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Any tips on my indoor only Dwarf Cavendish?

Posted by amany Michigan (My Page) on
Fri, Apr 28, 06 at 14:50

Hello all.

I didn't know this forum existed until an hour ago. Lucky me! Glad I found you.

Three days ago I became the proud owner of a dwarf banana plant. It's about 18 inches tall and is in a 3.5" pot. I read a lot of articles online, but I still have (quite) a few questions:

I've read that it needs lots of root space. Does that mean I should repot right away? How big a pot should I put it in?

Potting soil... I've read to add perlite to potting soil. I've read to use strictly peat moss. And I've read to use a sandy type of potting soil. What do you guys suggest? Can I use half succulent, half potting soil mix (sphagnum moss, perlite & peat)?

Is it necessary to mist everyday? I have it in the most humid room in my apartment on top of a pepple tray.

Are spider mites necessarily a given? Even if I do mist and clean the leaves once a week?

In the winter (especially Dec and Jan), should I cut out the fertilizer completely or should I still use it on occasion?

I've read that some people cut off the leaves when they get brown. I read somewhere else to leave them on and let them fall off so the plant can reabsorb nutrients. Which is right?

I have the plant about 3" away from an east window. Should it be ok there? If it never fruits that's fine by me. I just think that they are lovely houseplants.

Please chime in even if you only know 1 or 2 answers to my questions. I want to do right by this little guy.

Follow-Up Postings:

RE: Any tips on my indoor only Dwarf Cavendish?

Congrats on your new banana! Bananas grow best outside during the summer months, esp when the heat and humidity are the highest. Since you stated that you live in an apartment, planting outside or putting the pot outside is probably not an option.

For the pot size and rooting, I would tend to favor a wider pot, but less depth. The reason is during the winter months, bananas are very susceptible to root rot. The deeper the pot, the more water remains in the bottom. Bananas use much less water in the winter months. I would replant your banana in a bigger pot, but consider more width and less depth. Cavendish bananas are more prone to rotting than most other varieties.

Any kind of potting soil is good. I myself use Miracle Grow. Generally, you want a well draining soil.

Misting is good, but humidity is better. Misting is preferred in the winter months, during times of low humidity. Air conditioning will obviously lowers the room temperature and with that, you get drier air. I myself do not like air conditioning, except for the computer room that I have all my computer stuff in. Since you have the pot in the apt all the time, try to leave some windows open for humidity in the summer and mist as much as you can in the winter months.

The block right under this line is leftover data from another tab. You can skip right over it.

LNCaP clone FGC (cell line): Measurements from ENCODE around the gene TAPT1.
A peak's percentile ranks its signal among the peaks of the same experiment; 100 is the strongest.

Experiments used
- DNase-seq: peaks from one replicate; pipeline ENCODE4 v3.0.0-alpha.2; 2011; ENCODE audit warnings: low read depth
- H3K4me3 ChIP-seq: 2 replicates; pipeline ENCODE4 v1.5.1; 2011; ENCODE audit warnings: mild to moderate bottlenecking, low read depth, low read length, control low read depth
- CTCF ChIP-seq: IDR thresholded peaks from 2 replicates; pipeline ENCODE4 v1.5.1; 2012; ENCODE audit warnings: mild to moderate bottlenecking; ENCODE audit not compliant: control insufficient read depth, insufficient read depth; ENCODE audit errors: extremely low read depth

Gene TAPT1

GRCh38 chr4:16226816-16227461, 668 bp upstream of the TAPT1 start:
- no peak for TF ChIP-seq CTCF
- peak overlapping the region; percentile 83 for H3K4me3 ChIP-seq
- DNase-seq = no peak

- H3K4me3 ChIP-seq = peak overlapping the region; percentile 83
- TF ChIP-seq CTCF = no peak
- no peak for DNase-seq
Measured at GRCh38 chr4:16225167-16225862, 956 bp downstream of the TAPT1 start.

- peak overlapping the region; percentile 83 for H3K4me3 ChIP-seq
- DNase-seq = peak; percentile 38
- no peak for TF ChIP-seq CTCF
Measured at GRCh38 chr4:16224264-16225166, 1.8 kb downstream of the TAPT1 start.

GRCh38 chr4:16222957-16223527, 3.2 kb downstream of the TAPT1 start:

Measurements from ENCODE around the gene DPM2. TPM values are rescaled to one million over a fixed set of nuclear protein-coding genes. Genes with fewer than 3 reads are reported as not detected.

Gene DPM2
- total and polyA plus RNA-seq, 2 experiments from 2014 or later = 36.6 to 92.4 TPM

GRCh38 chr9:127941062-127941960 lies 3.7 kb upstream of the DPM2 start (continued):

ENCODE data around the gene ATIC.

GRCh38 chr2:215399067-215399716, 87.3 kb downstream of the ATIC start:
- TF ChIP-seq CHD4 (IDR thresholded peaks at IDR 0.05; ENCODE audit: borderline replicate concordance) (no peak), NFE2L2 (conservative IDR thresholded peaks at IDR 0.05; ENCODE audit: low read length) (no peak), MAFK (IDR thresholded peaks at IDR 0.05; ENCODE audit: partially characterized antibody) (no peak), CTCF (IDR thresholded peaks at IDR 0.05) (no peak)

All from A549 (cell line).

Yes, bananas are prone to spider mites. I've only owned a few varieties of bananas. Super Dwarf Cavendish, Ice Cream, Dwarf Orinoco and Basjoo bananas. Out of all of these, to me my Super Dwarf Cavendish ( SDC ) have had problems with spider mites. Why, I don't know. For spider mites, a solution of warm water with some dish detergent mixed in helps if you SPRAY this solution on the plant.

In the winter, do not fertilize. Water very lightly. Wait till the top inch and a half is dry. Like I said above, the Cavendish varieties of bananas are very prone to excess watering and can cause rot.

Since your banana is in a pot, cut off the leaves and discard when they are fully brown. It will help your plant look neater and dead leaves in the pot will contribute to pests. The leaf, when dead cannot process any sunlight needed for photosynthesis.

As far as which window, pick one which receives the MOST sunlight. Any kind of banana will fruit, provided the main stem ( psuedostem )does not die. There are a certain amount of leaves that are needed to grow before the plant flowers. In your case, you may need anywhere from 32-40 leaves during the growth process before flowering occurs. You may notice that your banana will produce small offsprings which we call here, pups. Try to keep the pups to a minimum of 3. I would wait till summer when the banana is actively growing to separate the pups from the mother plant. This involves cutting the pup down to the root level and cutting off a piece of the corm with it. The newly cut pup may be repotted in another potor discarded. You could always give away the new bananas to whomever wants a banana. I only say this because keeping the number of pups to a minimum will help the banana to flower. There is no harm in letting all the pups grow. The corm is the main part of the banana which is located in the soil. It looks like a tulip bulb, but it isn't a bulb. From the corm grow the roots downward and the stem upward. Did you know that the banana is actually a herb. The stem is not a real trunk, unlike a tree since it has no bark. The stem is actually all of the leaves that compose of the stem and will eventually grow out to produce leaves.

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